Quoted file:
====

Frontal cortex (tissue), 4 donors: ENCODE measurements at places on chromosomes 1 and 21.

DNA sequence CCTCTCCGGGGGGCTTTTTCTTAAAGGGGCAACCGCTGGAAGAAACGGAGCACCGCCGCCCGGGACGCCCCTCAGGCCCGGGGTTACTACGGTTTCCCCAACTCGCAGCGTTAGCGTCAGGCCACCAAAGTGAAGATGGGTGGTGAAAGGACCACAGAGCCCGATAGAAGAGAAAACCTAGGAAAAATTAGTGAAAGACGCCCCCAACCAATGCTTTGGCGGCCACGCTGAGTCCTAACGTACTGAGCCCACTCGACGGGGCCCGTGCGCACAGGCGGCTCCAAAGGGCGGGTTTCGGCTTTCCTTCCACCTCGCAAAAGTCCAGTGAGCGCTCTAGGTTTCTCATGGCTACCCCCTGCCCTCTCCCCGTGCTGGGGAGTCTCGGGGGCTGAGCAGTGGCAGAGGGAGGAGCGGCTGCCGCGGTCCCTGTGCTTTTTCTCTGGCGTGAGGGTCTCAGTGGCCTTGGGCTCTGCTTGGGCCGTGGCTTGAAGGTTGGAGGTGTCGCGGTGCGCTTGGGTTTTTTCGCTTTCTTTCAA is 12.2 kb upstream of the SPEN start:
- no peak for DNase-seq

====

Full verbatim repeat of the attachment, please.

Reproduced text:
Frontal cortex (tissue), 4 donors: ENCODE measurements at places on chromosomes 1 and 21.

DNA sequence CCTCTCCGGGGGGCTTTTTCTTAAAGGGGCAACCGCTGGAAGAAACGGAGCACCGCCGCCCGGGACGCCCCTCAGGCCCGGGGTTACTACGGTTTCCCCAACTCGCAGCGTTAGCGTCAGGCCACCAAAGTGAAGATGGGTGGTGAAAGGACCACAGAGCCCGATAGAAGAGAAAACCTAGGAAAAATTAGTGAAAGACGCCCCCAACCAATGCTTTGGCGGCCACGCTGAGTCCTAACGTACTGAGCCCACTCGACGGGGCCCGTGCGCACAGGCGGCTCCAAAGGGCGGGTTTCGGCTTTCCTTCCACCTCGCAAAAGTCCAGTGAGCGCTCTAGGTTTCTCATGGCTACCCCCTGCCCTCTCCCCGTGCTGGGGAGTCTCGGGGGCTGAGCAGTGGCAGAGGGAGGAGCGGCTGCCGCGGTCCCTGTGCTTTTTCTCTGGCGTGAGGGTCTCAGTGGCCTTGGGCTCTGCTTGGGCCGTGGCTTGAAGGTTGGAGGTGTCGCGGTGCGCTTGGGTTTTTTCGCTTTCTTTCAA is 12.2 kb upstream of the SPEN start:
- no peak for DNase-seq